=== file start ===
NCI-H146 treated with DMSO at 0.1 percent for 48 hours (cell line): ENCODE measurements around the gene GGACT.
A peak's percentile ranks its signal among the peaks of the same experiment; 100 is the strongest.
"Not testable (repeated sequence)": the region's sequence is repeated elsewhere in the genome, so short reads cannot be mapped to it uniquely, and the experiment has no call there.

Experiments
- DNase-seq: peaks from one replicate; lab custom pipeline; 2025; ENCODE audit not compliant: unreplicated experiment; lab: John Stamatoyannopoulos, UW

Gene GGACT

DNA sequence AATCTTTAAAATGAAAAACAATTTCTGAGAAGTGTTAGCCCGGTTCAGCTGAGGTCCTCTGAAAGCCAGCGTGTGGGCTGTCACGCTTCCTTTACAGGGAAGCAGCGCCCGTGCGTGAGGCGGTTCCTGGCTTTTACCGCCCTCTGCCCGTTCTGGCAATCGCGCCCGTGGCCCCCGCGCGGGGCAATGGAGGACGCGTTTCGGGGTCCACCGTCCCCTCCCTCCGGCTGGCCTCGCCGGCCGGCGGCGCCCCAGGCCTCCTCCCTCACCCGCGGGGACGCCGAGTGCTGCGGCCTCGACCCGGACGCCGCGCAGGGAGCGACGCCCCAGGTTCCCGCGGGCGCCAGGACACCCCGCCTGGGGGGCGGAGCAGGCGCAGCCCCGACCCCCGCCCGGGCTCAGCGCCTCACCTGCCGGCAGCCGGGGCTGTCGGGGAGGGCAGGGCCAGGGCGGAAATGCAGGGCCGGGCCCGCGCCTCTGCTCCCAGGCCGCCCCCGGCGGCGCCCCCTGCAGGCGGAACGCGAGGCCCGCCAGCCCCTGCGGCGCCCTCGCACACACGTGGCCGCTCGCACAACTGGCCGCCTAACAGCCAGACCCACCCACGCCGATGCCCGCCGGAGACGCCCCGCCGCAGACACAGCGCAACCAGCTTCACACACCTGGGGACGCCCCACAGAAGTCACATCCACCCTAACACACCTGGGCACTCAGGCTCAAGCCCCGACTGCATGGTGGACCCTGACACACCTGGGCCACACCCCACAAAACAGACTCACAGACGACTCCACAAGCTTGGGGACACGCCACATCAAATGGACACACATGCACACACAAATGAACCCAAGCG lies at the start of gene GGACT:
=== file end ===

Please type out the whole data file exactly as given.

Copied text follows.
NCI-H146 treated with DMSO at 0.1 percent for 48 hours (cell line): ENCODE measurements around the gene GGACT.
A peak's percentile ranks its signal among the peaks of the same experiment; 100 is the strongest.
"Not testable (repeated sequence)": the region's sequence is repeated elsewhere in the genome, so short reads cannot be mapped to it uniquely, and the experiment has no call there.

Experiments
- DNase-seq: peaks from one replicate; lab custom pipeline; 2025; ENCODE audit not compliant: unreplicated experiment; lab: John Stamatoyannopoulos, UW

Gene GGACT

DNA sequence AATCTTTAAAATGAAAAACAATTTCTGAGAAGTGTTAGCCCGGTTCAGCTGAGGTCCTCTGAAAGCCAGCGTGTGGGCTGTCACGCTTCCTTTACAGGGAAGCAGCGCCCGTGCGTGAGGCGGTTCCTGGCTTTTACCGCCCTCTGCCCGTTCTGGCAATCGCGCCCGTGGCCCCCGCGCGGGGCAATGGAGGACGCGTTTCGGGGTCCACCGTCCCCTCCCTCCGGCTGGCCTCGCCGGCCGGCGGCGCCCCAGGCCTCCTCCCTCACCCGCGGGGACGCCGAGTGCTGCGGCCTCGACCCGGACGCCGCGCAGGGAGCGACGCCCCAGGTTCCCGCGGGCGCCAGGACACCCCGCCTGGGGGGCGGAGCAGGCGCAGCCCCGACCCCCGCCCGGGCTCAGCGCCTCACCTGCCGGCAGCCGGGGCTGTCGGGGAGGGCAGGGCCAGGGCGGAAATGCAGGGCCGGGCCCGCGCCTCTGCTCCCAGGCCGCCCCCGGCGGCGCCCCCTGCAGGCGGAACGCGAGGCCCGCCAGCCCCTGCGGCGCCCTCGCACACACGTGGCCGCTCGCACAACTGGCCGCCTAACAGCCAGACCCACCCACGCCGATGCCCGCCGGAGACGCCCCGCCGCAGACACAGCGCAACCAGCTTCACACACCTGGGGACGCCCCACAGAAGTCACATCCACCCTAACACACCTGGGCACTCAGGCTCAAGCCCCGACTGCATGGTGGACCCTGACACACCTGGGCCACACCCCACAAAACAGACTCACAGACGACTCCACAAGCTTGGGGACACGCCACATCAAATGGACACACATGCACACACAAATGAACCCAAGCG lies at the start of gene GGACT: